10 Tips to Remove Dark Circles Under Eyes Permanently and Easily
Causes and Remedies: Dark Circles Under Eyes
Dark circles under the eyes (periorbital dark circles or periorbital puffiness) can be a big worry for the beauty-conscious as well as for normal people. These circles or bags take away the freshness of the face and leave the person looking pale, ill, even old.
Dark-colored semicircles under the eyes, or shadowed grooves called “tear tracks,” may give the impression of age or ill health. But this impression may be incorrect; appearance is not necessarily reality.
Usually, dark circles are more a cosmetic issue than a real health concern. A person with dark circles under his or her eyes may not be old or unwell, but just have unusually thin skin, unusually highly colored blood vessels, puffy skin, sagging skin, or hyperpigmented skin under the eyes, either for genetic reasons, or because of some temporary condition.
In many cases, there are things you can do to reduce or prevent dark circles. In all cases, makeup can do wonders to change the way they look (see the video below).
Causes of Dark Circles
Let’s discuss the ultimate causes of dark circles. There are many causes, so there are many actions you can take to address them.
- Thin skin under the eyes. Skin under the eyes is thinner than skin elsewhere (half a millimeter or less, as opposed to about two millimeters), and so is more transparent; it shows the blood vessels underneath more clearly than other skin does. Skin under the eyes may be even more transparent if it is pale due to anemia or pregnancy. The blood beneath it appears bluish rather than reddish because skin transmits blue light better than other colors. Thus skin around the eyes may appear bluish, brownish, or even greenish, depending on a person's basic skin color.
- Extra melanin (dark pigment) in the skin around the eyes. This hyperpigmentation is common among people of South Asian or Mediterranean descent. It is genetic and has nothing to do with age or illness. A dermatologist may treat this pigmentation pattern with a cream including hydroquinone (bleach).
- Shadows from sagging skin under the eyes. Skin may sag into a pouchy, hammock-like shape because age and sun have destroyed much of the collagen and elastin, the stretchy proteins that make young skin look smooth and taut. The sagging skin is thinner in places, and so looks darker, and the “tear trough” area under the hammock looks dark because it is in shadow.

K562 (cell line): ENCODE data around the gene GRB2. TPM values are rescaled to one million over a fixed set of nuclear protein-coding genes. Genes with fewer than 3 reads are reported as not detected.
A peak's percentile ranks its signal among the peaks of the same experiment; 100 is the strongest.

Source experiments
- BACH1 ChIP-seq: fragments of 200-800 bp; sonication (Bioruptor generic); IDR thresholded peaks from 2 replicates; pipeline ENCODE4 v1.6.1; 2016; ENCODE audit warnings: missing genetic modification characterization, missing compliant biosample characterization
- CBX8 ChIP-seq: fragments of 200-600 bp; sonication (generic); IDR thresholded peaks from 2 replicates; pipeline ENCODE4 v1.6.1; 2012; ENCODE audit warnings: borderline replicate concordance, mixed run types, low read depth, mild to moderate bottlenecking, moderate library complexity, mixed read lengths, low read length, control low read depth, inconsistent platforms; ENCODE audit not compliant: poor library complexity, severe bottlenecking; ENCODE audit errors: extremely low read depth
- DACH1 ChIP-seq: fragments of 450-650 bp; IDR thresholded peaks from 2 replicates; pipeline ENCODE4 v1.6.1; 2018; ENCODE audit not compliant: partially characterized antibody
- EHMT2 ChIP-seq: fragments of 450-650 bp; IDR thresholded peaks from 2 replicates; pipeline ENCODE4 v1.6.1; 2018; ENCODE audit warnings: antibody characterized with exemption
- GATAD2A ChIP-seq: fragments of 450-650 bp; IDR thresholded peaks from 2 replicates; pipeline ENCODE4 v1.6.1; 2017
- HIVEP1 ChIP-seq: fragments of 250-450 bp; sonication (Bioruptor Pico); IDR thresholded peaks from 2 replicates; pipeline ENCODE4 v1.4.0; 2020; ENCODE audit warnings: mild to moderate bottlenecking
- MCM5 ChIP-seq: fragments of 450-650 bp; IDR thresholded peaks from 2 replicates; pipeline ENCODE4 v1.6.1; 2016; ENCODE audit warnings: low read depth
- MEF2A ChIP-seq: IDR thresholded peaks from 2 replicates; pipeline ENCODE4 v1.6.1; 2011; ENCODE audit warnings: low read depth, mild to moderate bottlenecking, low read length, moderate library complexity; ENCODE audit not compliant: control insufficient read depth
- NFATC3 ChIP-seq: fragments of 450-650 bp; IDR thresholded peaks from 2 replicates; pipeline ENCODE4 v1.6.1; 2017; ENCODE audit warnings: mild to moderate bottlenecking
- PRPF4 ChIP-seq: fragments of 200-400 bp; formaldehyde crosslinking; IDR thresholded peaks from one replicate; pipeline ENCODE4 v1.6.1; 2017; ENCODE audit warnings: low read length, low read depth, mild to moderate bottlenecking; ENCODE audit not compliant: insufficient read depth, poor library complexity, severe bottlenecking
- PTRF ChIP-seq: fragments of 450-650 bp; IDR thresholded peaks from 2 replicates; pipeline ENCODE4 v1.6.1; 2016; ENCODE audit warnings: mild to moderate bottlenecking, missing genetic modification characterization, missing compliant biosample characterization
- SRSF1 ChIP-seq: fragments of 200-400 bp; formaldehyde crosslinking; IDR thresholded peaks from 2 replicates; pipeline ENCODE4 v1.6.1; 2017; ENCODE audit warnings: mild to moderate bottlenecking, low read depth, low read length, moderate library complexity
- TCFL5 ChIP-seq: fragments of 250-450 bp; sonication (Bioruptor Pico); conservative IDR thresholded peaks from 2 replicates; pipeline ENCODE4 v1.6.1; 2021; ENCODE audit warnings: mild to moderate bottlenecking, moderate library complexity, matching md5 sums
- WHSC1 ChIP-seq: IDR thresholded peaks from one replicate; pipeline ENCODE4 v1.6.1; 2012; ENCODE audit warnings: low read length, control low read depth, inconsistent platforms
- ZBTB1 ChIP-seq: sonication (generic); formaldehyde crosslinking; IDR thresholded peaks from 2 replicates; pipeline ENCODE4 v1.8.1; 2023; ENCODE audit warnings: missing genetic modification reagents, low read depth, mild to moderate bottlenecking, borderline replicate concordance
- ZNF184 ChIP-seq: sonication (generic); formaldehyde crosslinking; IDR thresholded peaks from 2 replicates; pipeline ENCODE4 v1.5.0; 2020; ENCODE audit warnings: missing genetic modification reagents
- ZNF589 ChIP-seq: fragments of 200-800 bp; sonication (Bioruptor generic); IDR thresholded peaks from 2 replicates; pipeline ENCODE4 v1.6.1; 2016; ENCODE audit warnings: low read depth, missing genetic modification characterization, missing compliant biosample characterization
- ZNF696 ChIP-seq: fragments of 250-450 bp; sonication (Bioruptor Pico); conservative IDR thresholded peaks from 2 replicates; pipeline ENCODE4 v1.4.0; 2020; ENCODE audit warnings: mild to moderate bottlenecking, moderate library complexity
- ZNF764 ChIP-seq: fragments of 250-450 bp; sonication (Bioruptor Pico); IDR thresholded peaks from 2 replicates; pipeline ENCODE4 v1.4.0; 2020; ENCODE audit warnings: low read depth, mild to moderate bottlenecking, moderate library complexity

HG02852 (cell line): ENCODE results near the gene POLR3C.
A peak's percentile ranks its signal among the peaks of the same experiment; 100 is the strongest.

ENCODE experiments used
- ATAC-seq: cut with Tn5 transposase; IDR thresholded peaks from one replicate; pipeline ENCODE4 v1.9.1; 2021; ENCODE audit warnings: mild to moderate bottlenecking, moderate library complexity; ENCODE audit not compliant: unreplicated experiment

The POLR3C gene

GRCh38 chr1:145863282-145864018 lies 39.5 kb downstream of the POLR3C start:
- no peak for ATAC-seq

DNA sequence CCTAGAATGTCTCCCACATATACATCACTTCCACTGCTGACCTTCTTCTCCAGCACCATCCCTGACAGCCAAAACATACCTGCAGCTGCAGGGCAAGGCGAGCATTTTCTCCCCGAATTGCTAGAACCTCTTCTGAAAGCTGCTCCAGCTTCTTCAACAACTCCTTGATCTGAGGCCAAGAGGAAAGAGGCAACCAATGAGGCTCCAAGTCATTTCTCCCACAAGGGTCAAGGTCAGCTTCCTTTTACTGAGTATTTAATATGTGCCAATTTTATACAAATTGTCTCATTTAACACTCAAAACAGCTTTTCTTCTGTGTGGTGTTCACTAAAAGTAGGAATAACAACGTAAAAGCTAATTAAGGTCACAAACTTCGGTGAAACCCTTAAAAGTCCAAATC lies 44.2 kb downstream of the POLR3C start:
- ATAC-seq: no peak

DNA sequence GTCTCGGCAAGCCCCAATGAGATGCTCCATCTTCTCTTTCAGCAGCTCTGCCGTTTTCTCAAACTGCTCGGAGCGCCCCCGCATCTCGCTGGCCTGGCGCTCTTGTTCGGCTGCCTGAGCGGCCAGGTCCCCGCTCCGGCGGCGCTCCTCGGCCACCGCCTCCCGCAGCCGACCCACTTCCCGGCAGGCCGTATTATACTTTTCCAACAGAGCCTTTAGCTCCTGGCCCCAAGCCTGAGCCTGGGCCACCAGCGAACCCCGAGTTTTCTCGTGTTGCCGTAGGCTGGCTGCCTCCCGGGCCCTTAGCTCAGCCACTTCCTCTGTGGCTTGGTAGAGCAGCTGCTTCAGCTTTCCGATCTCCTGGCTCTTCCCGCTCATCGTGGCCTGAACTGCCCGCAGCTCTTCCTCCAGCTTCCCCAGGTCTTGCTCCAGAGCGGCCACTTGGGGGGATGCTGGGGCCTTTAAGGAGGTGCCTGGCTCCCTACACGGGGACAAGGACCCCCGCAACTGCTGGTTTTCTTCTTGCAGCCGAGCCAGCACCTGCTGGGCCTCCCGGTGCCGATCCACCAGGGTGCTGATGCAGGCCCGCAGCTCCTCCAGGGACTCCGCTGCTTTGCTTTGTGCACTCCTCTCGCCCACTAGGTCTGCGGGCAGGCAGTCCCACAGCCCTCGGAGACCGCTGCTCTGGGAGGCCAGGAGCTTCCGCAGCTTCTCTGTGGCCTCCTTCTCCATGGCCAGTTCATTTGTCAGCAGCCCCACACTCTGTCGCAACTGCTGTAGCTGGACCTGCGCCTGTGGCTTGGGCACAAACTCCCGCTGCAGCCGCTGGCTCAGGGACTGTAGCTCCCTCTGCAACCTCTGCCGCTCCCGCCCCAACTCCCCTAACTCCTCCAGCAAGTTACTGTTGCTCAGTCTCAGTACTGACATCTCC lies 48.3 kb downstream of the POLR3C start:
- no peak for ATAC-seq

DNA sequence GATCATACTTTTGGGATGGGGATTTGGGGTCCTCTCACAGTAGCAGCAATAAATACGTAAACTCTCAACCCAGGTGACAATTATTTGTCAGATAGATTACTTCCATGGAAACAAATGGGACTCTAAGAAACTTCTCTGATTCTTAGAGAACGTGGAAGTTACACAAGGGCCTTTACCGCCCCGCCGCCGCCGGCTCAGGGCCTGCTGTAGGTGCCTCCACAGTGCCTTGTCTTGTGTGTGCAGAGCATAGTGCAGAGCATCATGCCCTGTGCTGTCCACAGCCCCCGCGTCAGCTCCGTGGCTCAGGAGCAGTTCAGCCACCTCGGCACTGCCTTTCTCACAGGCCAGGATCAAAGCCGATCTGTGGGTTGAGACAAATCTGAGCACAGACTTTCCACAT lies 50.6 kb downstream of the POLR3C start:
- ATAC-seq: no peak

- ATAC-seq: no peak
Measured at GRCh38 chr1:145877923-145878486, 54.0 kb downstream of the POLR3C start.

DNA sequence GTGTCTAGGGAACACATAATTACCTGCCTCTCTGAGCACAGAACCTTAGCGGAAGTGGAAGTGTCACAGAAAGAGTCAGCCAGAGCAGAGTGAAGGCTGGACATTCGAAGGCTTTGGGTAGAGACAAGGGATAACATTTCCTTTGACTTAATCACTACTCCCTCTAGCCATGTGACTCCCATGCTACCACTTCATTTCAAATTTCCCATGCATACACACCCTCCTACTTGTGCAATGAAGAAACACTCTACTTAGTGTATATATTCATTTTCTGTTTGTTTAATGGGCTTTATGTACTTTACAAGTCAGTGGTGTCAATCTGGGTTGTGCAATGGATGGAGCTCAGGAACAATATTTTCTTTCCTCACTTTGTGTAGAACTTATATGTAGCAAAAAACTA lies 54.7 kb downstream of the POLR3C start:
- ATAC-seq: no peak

- Shadows from puffiness or edema. Fluid retention can cause the skin to dome up around the eyes, leaving a shadow below. Allergies, crying, temporary illness, excessive salt consumption, or stress (which releases cortisol and increases blood volume) can cause puffiness.
Home Remedies for Dark Circles
There are many things you can do to eliminate dark circles under your eyes and keep them from coming back.
- To reduce puffiness, a temporary cause of dark circles, change your sleeping habits. Sleep on your back, elevating your head with one or more pillows. Gravity lets fluid buildup drain away.
- Sleep well (doctors advise at least eight hours sleep daily) to have a fresh and circle-free face. Lots of sleep means less stress and thus less puffiness.
- Control allergies and the puffiness they cause. Take proper medication for allergies to airborne materials like flour or smoke. If you have dust allergies, make your bedroom as dust-free as possible: use bare floors, put dust covers on mattress and pillows, and remove or cover upholstered furniture, clothes, books, and papers.
- Remove all eye make-up, like eyeliner and mascara, before going to sleep. Anything that irritates eyes can leave them watery and puffy.
- Use a Neti-Pot to rinse the nasal passages, to relieve sinus infections and hay fever that cause puffiness under the eyes.
- Daily exercise circulates blood throughout the body and the face, reducing puffiness. Concentrate on yoga too, which stimulates your breathing, leaving fresh skin.
- To eradicate morning puffiness and bluish color, apply something that cools the skin and the capillaries beneath it, reducing swelling and making the blood vessels less visible. Apply cucumber or potato slices, chilled spoons, or bags of ice water to the area around the eye for up to an hour and a half.
- Include plenty of green vegetables, fruits, and vitamins in your diet. Eat seasonal fruit like bananas, mangoes, and oranges, along with vegetables like spinach, greens, carrots, and brinjals (eggplant).
- Include plenty of iron in your diet, from whole grains, legumes, eggs, or iron supplements.
- Reduce salt in your diet to reduce puffiness.
- Arrange your life to reduce stress. Stress releases cortisol, which causes increased blood volume and puffiness, and has other undesired effects.
- Stay hydrated; dehydration causes thin and sagging skin. Use moisturizer. Limit cigarettes and alcohol.
- To keep looking young years longer, protect your face and eyes from the sun. Ultraviolet light from the sun destroys protein in the skin. Use sunscreen and a hat when you go out.
Using Makeup to Hide Dark Circles
Makeup is very effective at concealing dark circles, whether they are caused by hyperpigmentation or something else. Use cream makeup in shades a little lighter than your skin tone to bring sunken areas "up." Use shades a little yellower, even orange or peach in tone, to neutralize the blue tone of thin under-eye skin.
This content is accurate and true to the best of the author’s knowledge and is not meant to substitute for formal and individualized advice from a qualified professional.